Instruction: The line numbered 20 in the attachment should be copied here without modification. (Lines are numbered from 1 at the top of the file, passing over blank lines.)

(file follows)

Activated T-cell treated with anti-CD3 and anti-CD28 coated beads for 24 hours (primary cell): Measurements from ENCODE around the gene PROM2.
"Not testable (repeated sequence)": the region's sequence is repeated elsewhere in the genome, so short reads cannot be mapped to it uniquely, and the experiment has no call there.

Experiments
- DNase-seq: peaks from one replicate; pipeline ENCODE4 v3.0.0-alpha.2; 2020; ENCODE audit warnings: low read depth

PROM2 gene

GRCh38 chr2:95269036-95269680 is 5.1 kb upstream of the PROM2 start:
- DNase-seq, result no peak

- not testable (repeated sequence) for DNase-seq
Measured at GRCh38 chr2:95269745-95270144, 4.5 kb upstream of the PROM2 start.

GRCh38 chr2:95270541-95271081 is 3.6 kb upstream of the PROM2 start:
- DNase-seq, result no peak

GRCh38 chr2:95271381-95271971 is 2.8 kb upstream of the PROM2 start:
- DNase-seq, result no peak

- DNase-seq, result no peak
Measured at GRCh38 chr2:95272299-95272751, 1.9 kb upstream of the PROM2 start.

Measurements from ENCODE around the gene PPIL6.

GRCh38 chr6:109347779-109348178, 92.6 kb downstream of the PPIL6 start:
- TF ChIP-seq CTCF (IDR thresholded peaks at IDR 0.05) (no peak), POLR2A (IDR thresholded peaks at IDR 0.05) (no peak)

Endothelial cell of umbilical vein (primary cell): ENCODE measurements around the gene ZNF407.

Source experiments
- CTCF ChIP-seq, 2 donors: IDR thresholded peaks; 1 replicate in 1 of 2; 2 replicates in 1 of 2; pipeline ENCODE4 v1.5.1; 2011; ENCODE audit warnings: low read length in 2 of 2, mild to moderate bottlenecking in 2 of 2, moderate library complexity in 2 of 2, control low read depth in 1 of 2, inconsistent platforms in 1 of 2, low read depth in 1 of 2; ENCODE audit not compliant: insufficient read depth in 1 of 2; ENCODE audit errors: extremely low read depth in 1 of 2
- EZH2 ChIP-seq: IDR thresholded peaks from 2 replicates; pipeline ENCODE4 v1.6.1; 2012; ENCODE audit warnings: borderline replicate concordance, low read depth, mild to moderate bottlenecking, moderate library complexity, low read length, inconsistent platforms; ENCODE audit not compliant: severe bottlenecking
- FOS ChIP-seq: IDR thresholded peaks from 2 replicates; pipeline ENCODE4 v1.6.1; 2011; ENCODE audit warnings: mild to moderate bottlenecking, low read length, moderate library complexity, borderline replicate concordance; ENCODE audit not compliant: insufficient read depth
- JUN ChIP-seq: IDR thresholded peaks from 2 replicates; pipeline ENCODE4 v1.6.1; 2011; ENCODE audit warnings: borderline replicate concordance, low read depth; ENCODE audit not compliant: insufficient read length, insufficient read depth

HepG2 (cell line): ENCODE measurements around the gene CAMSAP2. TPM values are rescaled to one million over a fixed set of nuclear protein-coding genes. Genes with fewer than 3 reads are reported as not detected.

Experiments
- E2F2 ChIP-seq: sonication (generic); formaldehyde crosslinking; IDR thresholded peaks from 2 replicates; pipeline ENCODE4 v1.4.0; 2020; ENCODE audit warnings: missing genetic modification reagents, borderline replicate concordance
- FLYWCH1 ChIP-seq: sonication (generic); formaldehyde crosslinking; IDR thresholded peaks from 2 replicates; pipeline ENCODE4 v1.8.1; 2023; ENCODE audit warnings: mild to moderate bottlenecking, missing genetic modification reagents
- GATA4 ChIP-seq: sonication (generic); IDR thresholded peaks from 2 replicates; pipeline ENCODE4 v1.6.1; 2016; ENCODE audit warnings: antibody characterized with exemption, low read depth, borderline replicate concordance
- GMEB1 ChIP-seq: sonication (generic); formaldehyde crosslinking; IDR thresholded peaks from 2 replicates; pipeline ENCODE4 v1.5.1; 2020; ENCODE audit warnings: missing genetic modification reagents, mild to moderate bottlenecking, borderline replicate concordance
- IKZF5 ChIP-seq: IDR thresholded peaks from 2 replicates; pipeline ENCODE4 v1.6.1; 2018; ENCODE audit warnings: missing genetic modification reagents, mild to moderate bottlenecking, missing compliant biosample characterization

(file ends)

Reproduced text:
Source experiments